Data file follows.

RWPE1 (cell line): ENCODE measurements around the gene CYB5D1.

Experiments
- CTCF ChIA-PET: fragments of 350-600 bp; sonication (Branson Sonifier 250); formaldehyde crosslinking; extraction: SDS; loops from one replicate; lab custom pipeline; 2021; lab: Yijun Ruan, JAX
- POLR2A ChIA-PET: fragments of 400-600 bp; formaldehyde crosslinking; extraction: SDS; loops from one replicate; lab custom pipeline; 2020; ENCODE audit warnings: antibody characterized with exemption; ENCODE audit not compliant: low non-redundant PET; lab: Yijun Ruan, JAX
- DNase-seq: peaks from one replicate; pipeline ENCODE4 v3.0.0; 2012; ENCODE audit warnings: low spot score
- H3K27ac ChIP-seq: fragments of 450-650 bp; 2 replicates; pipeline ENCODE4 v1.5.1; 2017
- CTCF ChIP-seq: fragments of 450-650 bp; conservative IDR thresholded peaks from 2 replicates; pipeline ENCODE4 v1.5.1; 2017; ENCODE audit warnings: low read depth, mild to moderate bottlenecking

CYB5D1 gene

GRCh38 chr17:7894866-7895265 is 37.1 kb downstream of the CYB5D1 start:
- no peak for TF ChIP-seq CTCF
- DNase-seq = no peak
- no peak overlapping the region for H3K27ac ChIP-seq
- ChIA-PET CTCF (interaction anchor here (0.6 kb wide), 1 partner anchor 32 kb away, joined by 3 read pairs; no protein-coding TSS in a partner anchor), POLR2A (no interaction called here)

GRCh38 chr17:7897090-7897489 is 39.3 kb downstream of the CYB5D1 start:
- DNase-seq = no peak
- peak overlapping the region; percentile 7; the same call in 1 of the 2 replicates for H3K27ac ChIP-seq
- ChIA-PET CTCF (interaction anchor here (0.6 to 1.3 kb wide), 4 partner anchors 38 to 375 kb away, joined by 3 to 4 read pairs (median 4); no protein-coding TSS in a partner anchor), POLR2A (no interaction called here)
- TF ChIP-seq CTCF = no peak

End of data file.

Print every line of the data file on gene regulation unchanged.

RWPE1 (cell line): ENCODE measurements around the gene CYB5D1.

Experiments
- CTCF ChIA-PET: fragments of 350-600 bp; sonication (Branson Sonifier 250); formaldehyde crosslinking; extraction: SDS; loops from one replicate; lab custom pipeline; 2021; lab: Yijun Ruan, JAX
- POLR2A ChIA-PET: fragments of 400-600 bp; formaldehyde crosslinking; extraction: SDS; loops from one replicate; lab custom pipeline; 2020; ENCODE audit warnings: antibody characterized with exemption; ENCODE audit not compliant: low non-redundant PET; lab: Yijun Ruan, JAX
- DNase-seq: peaks from one replicate; pipeline ENCODE4 v3.0.0; 2012; ENCODE audit warnings: low spot score
- H3K27ac ChIP-seq: fragments of 450-650 bp; 2 replicates; pipeline ENCODE4 v1.5.1; 2017
- CTCF ChIP-seq: fragments of 450-650 bp; conservative IDR thresholded peaks from 2 replicates; pipeline ENCODE4 v1.5.1; 2017; ENCODE audit warnings: low read depth, mild to moderate bottlenecking

CYB5D1 gene

GRCh38 chr17:7894866-7895265 is 37.1 kb downstream of the CYB5D1 start:
- no peak for TF ChIP-seq CTCF
- DNase-seq = no peak
- no peak overlapping the region for H3K27ac ChIP-seq
- ChIA-PET CTCF (interaction anchor here (0.6 kb wide), 1 partner anchor 32 kb away, joined by 3 read pairs; no protein-coding TSS in a partner anchor), POLR2A (no interaction called here)

GRCh38 chr17:7897090-7897489 is 39.3 kb downstream of the CYB5D1 start:
- DNase-seq = no peak
- peak overlapping the region; percentile 7; the same call in 1 of the 2 replicates for H3K27ac ChIP-seq
- ChIA-PET CTCF (interaction anchor here (0.6 to 1.3 kb wide), 4 partner anchors 38 to 375 kb away, joined by 3 to 4 read pairs (median 4); no protein-coding TSS in a partner anchor), POLR2A (no interaction called here)
- TF ChIP-seq CTCF = no peak